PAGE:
Sales Olympics

How would we fare if we had a Sales Olympics?

Fitter, faster, higher, stronger… (and most certainly drug free!)

How does the talent and commitment required for success in the Olympics equate to the sales environment?  If we take a look at what it takes to win Olympic gold (or to even compete there) it can be quite revealing:

  • Up to 4 years commitment to training, probably on a daily basis.
  • Constantly seeking to improve, beat the competition and do personal bests. Ultimately looking to break country, Olympic or even world records.
  • Practice, practice, practice. Whatever the Olympic discipline, constantly seeking the perfect performance. Practice makes perfect!
  • Always keeping an eye on the competition. How well are they doing?
  • Seeking new ways of doing things. Improved techniques, different training methods, use of technology.
  • Getting feedback and coaching from experts. Taking this feedback seriously and acting on it.

So how does this relate to sales?

We’d say it absolutely should apply, but in practice it rarely does.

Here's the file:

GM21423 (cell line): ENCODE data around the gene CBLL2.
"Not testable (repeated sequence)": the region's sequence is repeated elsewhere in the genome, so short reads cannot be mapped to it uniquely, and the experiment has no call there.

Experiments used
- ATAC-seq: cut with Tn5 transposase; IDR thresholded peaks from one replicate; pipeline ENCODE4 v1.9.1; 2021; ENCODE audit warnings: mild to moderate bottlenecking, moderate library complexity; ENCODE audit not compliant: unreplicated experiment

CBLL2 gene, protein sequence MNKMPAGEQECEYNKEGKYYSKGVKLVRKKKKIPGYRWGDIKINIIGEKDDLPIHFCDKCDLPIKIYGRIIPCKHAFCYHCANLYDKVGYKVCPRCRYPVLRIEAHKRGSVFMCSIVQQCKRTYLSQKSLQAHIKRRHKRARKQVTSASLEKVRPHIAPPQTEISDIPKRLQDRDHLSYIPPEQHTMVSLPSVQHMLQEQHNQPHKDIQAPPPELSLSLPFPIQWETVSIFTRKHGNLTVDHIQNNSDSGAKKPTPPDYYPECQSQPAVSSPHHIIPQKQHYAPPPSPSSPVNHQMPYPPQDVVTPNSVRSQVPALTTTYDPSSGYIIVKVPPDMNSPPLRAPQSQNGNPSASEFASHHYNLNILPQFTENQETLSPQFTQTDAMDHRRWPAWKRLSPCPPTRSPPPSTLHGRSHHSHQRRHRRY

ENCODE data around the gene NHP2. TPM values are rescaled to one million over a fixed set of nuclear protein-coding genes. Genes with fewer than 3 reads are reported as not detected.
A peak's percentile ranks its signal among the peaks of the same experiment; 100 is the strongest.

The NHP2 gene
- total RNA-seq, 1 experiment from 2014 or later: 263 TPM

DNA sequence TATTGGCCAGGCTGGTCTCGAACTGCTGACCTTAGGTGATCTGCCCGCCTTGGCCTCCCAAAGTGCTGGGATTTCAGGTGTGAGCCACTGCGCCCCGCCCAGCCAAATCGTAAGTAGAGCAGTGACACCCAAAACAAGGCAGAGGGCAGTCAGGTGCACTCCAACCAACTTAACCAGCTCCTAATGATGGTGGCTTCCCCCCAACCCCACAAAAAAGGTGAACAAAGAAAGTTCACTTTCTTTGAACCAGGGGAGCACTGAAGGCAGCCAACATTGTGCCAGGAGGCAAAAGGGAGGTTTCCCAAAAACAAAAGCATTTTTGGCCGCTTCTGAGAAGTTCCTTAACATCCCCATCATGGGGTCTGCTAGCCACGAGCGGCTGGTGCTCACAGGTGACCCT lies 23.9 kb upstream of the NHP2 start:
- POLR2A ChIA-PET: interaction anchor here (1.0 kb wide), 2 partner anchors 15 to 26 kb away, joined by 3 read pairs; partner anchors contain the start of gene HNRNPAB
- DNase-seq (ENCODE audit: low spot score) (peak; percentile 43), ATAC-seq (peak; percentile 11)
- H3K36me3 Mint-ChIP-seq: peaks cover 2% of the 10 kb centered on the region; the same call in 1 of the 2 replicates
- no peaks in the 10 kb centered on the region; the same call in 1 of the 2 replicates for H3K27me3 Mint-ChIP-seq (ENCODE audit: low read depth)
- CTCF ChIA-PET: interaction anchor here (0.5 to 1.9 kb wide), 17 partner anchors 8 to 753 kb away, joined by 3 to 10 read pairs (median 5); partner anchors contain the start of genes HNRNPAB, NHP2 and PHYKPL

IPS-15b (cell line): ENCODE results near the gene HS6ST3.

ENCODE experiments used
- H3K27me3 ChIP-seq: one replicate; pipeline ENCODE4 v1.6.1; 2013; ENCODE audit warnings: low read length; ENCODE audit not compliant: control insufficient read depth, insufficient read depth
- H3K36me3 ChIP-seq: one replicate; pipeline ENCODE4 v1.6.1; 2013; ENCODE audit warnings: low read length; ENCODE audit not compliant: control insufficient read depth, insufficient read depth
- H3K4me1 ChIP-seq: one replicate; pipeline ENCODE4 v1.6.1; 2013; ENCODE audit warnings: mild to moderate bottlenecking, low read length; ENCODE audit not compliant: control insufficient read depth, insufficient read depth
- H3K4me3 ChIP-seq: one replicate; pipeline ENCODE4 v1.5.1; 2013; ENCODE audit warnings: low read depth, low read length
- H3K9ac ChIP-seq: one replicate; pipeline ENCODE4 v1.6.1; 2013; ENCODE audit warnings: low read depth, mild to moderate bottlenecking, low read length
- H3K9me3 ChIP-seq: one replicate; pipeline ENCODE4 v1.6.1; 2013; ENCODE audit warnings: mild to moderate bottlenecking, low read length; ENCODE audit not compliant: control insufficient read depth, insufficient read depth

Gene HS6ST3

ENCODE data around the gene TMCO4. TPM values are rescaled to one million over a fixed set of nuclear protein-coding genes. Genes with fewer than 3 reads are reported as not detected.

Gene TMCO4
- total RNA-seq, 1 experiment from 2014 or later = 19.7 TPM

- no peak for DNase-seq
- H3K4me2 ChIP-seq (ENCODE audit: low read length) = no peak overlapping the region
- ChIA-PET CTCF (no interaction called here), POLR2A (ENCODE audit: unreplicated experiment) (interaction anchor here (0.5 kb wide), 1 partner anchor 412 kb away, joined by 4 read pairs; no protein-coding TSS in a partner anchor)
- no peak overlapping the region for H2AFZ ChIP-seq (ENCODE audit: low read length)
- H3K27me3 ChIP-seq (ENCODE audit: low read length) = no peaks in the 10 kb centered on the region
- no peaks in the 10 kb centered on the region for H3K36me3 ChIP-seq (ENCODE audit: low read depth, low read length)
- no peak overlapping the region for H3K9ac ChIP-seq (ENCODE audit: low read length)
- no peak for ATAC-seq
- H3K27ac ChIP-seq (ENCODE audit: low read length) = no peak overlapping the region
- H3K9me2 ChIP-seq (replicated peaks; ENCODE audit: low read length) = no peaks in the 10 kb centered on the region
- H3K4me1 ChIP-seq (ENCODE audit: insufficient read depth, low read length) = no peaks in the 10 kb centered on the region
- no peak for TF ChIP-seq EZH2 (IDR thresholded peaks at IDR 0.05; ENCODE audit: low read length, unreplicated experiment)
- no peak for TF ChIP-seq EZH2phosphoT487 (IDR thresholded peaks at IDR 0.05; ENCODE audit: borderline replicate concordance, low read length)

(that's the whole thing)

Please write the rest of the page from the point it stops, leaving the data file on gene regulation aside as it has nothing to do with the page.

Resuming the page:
Salespeople are a bit of a strange breed. If we asked any salesperson whether those Olympic ideals apply to them they’d probably say yes, absolutely. Yet if we asked the same salesperson how he / she planned to adopt them, they’d probably think us mad!

Here’s the rub. In sales we generally practice on our customers in live situations. Our skills are not world or country best, goodness they’re often not even up to the bare minimum required for moderate success. We think we know it all, we think we sell to meet needs, yet 80% of our customers say we don’t.

Yet as salespeople we resist opportunities to improve.  We don’t ‘do’ role plays based on sales scenarios because it’s different with real customers; we don’t like being observed or listened to in customer interactions and we certainly don’t like receiving feedback on our sales skills.

We believe this attitude to be completely self-defeating. Remember when David Beckham scored that free kick for England against Greece in the world cup qualifier about 10 years ago? Brilliant! How many times had he practiced that in training? 1,000? 5,000? Who knows? The one thing that is certain is that if he hadn’t practiced it he wouldn’t have scored with it in the match.

So here’s the real rub. If you want your salespeople to be high performers they need to do the things that Olympians do. They need to practice, train and continually seek feedback and look to improve. Practicing on their (your) customers is simply not good enough.


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Brendan Walsh